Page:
effectively, as chief executive at the Royal Orthopaedic
Hospital in Birmingham for four years and another four
as head of the Royal Shrewsbury Hospital. In sentencing
him to 12 months in custody the judge commented "lies
come back to haunt you".
Notre Dame football coach George O'Leary
was forced to resign five days after being hired in 2001,
admitting he lied about academic credentials that included
a 'masters degree' from New York University. James Gulliver's
multi-billion dollar takeover of Distillers in 1985 was
hobbled after competitors revealed that the high profile
entrepreneur had not gained an MBA from Harvard.
Denis Smith, former chief executive of
the WA city of Joondalup, was found to have lied about
postgraduate qualifications he claimed to have obtained
from UTS and RMIT.
Michael Brown, head of the Federal Emergency
Management Agency (FEMA), was revealed to have been merely
a student at Central State University rather than "Outstanding
Political Science Professor". Other parts of his
resume were similarly inventive.
Jeffrey Archer, whose defamation action
is highlighted elsewhere on this site, recurrently buffed
his profile. He claimed that he was born in Somerset,
rather than in the more prosaic central London's City
Road area, and painted his father as an upstanding war
hero although dad was a bigamist who fled to New York
in 1914 to avoid arrest for fraud. One Archer CV listed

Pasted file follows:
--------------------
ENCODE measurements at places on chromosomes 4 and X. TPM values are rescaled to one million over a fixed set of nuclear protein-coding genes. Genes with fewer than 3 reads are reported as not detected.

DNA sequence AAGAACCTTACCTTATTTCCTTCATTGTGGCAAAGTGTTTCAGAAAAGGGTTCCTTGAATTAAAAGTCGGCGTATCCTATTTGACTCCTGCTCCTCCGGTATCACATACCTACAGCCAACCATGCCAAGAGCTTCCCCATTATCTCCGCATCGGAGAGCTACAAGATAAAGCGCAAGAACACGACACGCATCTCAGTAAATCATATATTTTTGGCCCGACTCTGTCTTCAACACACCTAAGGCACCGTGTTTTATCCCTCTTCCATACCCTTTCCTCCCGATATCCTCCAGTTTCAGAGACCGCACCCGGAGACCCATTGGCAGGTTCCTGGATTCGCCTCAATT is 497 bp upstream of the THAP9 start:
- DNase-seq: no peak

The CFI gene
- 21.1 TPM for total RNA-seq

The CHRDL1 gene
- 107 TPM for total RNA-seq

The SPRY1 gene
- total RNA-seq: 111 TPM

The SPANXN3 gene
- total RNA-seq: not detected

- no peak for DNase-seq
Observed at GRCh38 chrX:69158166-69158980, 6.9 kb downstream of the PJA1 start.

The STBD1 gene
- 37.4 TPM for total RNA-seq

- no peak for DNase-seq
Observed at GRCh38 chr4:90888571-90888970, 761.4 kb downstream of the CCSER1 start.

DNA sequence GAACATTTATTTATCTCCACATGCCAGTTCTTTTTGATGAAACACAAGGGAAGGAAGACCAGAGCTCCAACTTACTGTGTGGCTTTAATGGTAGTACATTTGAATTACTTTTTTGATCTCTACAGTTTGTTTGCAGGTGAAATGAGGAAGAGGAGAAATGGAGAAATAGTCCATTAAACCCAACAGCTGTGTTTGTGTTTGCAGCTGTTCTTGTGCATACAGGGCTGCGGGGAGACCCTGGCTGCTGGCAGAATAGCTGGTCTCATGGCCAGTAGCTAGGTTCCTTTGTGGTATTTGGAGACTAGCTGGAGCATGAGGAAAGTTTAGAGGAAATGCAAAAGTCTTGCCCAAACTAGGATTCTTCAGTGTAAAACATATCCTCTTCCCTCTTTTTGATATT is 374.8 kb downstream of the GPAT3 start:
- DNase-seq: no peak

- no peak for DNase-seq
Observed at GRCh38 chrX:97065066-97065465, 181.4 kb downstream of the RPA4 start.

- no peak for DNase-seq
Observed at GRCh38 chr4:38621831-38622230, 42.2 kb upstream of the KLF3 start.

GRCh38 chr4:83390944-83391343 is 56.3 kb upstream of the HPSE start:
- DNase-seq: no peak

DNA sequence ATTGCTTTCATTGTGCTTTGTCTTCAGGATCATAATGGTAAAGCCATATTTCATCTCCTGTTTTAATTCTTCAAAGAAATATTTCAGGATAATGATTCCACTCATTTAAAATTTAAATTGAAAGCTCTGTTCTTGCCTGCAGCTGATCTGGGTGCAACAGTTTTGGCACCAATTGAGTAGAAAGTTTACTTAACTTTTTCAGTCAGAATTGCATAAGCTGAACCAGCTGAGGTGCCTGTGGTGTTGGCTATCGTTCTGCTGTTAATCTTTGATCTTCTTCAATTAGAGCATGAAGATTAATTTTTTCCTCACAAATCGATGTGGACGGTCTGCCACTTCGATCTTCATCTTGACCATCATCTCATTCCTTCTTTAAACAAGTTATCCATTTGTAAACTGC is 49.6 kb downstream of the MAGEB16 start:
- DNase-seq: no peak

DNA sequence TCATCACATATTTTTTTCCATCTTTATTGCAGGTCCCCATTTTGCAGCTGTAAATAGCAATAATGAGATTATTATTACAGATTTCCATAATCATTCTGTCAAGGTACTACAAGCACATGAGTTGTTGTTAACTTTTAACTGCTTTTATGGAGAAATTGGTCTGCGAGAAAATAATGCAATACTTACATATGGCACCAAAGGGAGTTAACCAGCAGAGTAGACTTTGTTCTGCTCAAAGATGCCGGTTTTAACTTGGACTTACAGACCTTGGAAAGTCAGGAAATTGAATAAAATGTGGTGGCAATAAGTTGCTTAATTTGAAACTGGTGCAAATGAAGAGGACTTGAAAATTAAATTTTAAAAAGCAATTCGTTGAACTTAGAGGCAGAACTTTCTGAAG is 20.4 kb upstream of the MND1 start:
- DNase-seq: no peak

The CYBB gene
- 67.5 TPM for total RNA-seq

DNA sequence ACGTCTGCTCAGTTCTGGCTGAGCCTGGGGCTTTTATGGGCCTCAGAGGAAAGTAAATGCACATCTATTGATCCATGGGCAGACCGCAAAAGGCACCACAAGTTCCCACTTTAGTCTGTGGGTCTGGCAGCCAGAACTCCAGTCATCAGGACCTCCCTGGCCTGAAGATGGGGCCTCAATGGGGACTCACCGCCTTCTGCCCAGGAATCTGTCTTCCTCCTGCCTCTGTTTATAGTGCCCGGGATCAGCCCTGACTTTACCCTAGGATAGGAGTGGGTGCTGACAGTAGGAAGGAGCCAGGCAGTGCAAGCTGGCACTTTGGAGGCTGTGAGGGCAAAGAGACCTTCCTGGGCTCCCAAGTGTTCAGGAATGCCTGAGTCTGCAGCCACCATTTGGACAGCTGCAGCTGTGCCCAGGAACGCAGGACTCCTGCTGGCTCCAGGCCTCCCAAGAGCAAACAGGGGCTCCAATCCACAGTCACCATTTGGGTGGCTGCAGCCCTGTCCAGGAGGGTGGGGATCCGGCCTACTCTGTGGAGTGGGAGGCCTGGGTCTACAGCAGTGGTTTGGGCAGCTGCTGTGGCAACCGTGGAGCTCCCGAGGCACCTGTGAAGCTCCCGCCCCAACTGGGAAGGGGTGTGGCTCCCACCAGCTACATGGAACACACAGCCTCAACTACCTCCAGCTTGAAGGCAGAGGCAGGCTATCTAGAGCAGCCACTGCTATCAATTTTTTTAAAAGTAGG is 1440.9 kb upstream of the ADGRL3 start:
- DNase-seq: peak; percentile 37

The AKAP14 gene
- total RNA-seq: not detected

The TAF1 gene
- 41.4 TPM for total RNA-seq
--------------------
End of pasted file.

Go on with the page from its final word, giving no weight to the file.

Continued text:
a year at Sandhurst military college and an army physical
training instruction course, which as the Guardian
sniffed was "a surprise to Sandhurst and the regiment".
2002 John Davy was sentenced to eight
months imprisonment in New Zealand for CV fraud. He had
been controversially appointed as $NZ140,000-a-year inaugural
head of the Maori Television Service. That appointment
reflected supposed strong financial and management skills;
Davy had no television experience, knew little of Maori
culture and was unfamiliar with the language. He had claimed
an MBA from the Ashland School of Business at Denver State
University, an accounting certificate, experience as a
member of the British Columbia Securities Commission and
authorship of two books.
Unfortunately the Commission had not heard of him and
the 'University' was discovered to be an online diploma
mill. Davy claimed that he had been 'undercover', with
his academic and financial history being wiped as part
of a witness protection
program. In reality he had been twice declared bankrupt
and had worked as an accountant in Whistler, rather than
as a regulator.